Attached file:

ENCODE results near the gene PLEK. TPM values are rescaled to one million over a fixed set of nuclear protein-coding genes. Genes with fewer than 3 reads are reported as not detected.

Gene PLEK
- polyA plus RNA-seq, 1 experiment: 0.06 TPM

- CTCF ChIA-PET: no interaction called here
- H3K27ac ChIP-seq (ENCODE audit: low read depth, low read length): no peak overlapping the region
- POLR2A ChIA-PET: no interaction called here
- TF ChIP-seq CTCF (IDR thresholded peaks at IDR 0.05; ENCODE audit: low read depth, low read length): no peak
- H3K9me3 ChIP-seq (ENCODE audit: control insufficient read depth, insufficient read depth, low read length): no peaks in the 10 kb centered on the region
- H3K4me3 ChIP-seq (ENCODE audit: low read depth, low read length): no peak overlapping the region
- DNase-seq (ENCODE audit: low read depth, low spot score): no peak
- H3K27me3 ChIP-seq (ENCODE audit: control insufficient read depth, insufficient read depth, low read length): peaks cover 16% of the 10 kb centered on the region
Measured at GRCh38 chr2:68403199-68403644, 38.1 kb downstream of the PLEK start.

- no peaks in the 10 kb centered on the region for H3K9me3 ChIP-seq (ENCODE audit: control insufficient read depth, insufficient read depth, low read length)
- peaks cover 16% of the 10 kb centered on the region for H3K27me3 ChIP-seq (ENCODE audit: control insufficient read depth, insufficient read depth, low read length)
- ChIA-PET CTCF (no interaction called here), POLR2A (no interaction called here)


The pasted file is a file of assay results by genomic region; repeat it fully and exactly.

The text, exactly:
ENCODE results near the gene PLEK. TPM values are rescaled to one million over a fixed set of nuclear protein-coding genes. Genes with fewer than 3 reads are reported as not detected.

Gene PLEK
- polyA plus RNA-seq, 1 experiment: 0.06 TPM

- CTCF ChIA-PET: no interaction called here
- H3K27ac ChIP-seq (ENCODE audit: low read depth, low read length): no peak overlapping the region
- POLR2A ChIA-PET: no interaction called here
- TF ChIP-seq CTCF (IDR thresholded peaks at IDR 0.05; ENCODE audit: low read depth, low read length): no peak
- H3K9me3 ChIP-seq (ENCODE audit: control insufficient read depth, insufficient read depth, low read length): no peaks in the 10 kb centered on the region
- H3K4me3 ChIP-seq (ENCODE audit: low read depth, low read length): no peak overlapping the region
- DNase-seq (ENCODE audit: low read depth, low spot score): no peak
- H3K27me3 ChIP-seq (ENCODE audit: control insufficient read depth, insufficient read depth, low read length): peaks cover 16% of the 10 kb centered on the region
Measured at GRCh38 chr2:68403199-68403644, 38.1 kb downstream of the PLEK start.

- no peaks in the 10 kb centered on the region for H3K9me3 ChIP-seq (ENCODE audit: control insufficient read depth, insufficient read depth, low read length)
- peaks cover 16% of the 10 kb centered on the region for H3K27me3 ChIP-seq (ENCODE audit: control insufficient read depth, insufficient read depth, low read length)
- ChIA-PET CTCF (no interaction called here), POLR2A (no interaction called here)